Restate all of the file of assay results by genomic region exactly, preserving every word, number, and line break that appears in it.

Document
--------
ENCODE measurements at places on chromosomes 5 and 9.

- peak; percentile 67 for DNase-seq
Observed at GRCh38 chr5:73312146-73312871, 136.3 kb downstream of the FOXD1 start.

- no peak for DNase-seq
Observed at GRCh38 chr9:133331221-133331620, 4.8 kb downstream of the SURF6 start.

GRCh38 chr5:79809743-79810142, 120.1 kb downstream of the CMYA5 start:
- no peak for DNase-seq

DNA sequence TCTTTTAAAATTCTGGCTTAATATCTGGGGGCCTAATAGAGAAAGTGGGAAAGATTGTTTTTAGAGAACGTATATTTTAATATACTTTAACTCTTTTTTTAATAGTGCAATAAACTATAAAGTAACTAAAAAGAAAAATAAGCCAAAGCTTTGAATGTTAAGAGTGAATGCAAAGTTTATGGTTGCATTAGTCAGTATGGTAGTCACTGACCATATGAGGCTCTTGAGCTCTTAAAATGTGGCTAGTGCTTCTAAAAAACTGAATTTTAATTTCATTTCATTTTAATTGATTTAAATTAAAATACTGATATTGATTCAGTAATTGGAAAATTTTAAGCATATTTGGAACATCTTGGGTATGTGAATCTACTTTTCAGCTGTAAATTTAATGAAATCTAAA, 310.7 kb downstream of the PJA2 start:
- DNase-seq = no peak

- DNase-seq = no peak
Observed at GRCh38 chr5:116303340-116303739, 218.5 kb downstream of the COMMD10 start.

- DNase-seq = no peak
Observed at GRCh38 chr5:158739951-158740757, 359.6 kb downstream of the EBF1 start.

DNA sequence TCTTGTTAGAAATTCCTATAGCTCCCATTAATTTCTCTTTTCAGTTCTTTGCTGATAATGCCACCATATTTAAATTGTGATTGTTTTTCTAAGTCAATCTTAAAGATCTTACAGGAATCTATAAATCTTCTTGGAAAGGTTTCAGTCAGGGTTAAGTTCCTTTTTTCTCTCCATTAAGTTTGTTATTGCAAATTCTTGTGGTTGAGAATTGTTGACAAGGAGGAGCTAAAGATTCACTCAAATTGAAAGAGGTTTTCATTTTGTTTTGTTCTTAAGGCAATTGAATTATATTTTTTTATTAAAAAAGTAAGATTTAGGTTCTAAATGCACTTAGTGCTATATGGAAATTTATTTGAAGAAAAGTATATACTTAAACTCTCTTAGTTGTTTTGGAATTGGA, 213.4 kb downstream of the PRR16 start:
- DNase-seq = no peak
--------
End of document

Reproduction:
ENCODE measurements at places on chromosomes 5 and 9.

- peak; percentile 67 for DNase-seq
Observed at GRCh38 chr5:73312146-73312871, 136.3 kb downstream of the FOXD1 start.

- no peak for DNase-seq
Observed at GRCh38 chr9:133331221-133331620, 4.8 kb downstream of the SURF6 start.

GRCh38 chr5:79809743-79810142, 120.1 kb downstream of the CMYA5 start:
- no peak for DNase-seq

DNA sequence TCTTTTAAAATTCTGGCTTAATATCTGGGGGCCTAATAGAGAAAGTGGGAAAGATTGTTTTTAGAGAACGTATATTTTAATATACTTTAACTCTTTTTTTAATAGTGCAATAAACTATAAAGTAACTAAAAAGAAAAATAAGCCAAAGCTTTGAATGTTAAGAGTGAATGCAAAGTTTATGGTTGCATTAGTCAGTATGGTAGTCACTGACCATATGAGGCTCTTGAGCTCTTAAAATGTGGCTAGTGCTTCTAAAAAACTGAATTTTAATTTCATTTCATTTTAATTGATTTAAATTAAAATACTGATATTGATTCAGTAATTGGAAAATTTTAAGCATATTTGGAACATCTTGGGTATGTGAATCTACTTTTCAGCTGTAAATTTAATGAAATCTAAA, 310.7 kb downstream of the PJA2 start:
- DNase-seq = no peak

- DNase-seq = no peak
Observed at GRCh38 chr5:116303340-116303739, 218.5 kb downstream of the COMMD10 start.

- DNase-seq = no peak
Observed at GRCh38 chr5:158739951-158740757, 359.6 kb downstream of the EBF1 start.

DNA sequence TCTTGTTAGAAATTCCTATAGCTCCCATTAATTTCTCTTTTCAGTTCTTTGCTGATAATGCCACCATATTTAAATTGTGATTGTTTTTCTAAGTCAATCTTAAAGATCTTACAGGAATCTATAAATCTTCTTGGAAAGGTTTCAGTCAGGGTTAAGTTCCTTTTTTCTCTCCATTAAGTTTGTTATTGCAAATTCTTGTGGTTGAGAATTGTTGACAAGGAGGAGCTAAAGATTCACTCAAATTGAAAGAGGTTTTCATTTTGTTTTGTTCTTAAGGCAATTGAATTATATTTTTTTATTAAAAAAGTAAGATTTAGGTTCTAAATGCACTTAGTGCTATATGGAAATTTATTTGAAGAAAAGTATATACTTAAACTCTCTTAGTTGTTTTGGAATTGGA, 213.4 kb downstream of the PRR16 start:
- DNase-seq = no peak